Friday, January 27, 2012

Longest Tips for SEO from - - Part 1

Optimizing a Page for Search Engines, Part 1: Keyword Research

In its purest form, optimizing content for search engines consists of modifying one page to send a strong keyword signal for one keyword or phrase. The amazing simplicity of this concept is often lost on marketers, many of whom think of content optimization like taking aspirin: If two is good then four must work even better. Sprinkling lots of keywords on the same page will not improve organic search rankings, nor will using the same keyword on lots of different pages. The key to content optimization for SEO is matching one keyword to one page in a methodical and disciplined manner. Scalable methods of optimization become necessary if the site is very large, but even the largest sites still "manually" optimize a selection of critical pages by matching one keyword to one page.

Choosing the Best Keywords

Before keywords can be matched to pages, the optimizer must know which keywords to choose. Make a seed list of the words that will be used on the page. Think of as many synonyms as possible and record them in a Word doc or Excel spreadsheet. Be warned, these are not the keywords with which you'll be optimizing. The brainstorming process is only the start of the keyword research process. Optimizing with a seed list will result in content optimized for the way you think and search, not the way your customers do.
For example, a site that offers wedding invitations and favors might include the word "opalescent" in its seed list as an adjective describing a type of invitations. But searchers might not search on such a fancy word in high numbers, favoring the shorter adjectives "pearly" or "shimmery." Next, check out competitors' sites to see how they refer to their products. Especially note category names in the navigation, title tags, and words used as anchor text in links. If the company has been optimizing for organic search, these areas should be full of valuable keywords. Add any relevant words to the seed list that started with the brainstorm process.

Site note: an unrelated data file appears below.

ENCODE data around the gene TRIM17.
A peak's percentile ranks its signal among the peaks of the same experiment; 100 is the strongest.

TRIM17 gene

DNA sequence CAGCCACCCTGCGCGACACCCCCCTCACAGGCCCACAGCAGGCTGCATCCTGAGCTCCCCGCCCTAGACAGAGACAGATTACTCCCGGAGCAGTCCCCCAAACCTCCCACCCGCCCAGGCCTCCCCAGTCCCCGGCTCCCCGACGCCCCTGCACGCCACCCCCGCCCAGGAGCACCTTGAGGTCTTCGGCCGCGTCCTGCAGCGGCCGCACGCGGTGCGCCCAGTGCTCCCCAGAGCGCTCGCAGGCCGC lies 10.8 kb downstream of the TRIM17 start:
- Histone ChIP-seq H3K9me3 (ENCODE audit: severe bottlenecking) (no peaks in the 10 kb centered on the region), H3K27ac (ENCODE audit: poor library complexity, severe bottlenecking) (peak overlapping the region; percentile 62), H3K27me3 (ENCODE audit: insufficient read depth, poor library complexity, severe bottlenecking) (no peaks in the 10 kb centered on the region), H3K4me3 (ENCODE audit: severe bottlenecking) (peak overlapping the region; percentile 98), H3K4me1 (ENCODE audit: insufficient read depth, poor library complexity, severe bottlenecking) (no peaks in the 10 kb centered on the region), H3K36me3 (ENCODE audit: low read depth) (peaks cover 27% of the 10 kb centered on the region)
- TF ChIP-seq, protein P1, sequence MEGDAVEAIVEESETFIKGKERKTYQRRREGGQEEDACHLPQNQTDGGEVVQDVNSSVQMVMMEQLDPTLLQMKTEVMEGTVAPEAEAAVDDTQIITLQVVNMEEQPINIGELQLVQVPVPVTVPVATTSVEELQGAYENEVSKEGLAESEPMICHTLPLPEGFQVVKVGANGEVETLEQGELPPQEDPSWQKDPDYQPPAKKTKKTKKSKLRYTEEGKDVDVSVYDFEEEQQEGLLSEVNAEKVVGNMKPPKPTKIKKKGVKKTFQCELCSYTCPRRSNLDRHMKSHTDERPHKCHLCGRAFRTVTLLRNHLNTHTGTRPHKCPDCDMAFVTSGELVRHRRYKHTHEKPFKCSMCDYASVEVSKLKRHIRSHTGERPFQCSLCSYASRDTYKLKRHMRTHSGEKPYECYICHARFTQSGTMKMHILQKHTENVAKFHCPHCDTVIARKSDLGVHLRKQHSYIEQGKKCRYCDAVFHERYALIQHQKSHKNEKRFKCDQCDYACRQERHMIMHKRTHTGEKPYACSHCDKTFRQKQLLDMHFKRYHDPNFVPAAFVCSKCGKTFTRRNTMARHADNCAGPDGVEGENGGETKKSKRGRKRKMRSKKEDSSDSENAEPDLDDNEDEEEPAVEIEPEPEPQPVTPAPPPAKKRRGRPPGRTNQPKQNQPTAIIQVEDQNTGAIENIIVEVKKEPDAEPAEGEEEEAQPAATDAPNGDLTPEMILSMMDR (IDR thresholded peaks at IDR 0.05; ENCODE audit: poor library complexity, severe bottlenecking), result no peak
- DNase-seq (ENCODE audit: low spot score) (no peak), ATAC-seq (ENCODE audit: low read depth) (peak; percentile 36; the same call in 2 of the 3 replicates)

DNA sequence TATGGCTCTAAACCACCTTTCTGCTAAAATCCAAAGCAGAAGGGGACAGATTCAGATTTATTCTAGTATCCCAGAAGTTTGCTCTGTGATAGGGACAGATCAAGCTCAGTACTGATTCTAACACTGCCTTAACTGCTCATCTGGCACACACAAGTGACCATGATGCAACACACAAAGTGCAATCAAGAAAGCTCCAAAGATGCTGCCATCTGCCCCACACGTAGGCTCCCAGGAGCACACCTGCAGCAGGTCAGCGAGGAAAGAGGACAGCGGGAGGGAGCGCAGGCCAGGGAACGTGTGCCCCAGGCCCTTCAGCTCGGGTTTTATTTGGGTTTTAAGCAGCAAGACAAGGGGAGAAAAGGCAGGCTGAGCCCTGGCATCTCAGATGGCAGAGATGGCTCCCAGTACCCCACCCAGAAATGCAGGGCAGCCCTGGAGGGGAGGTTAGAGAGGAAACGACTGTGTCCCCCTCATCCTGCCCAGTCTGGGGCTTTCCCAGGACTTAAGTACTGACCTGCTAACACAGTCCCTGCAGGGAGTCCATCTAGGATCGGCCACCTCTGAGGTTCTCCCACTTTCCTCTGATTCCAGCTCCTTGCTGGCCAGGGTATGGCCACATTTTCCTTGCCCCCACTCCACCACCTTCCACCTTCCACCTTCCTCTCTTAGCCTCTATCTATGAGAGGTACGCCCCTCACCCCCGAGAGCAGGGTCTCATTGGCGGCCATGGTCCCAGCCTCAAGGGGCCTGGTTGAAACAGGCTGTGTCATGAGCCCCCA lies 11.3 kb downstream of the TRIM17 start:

In addition, I often brainstorm a list of adjectives, a list of nouns and a list of verbs, and use Excel to concatenate — i.e. join — them into phrases. For example, the adjectives "affordable" and "modern" might be concatenated with "wedding invitations" and "wedding invites" to form 4 phrases instantly, as follows.
  • Affordable wedding invitations
  • Affordable wedding invites
  • Modern wedding invitations
  • Modern wedding invites
Four phrases aren't very inspiring, but 900 phrases can be generated instantly with a seed list of 30 adjectives, 10 nouns and 3 verbs. The concatenate formula essentially takes the contents of cells or strings of text and crams them together in the specified order in a single cell. Find it in Excel in the "Formulas" tab by clicking "Insert Function" and entering "concatenate" in the search field.

Using Keyword Tools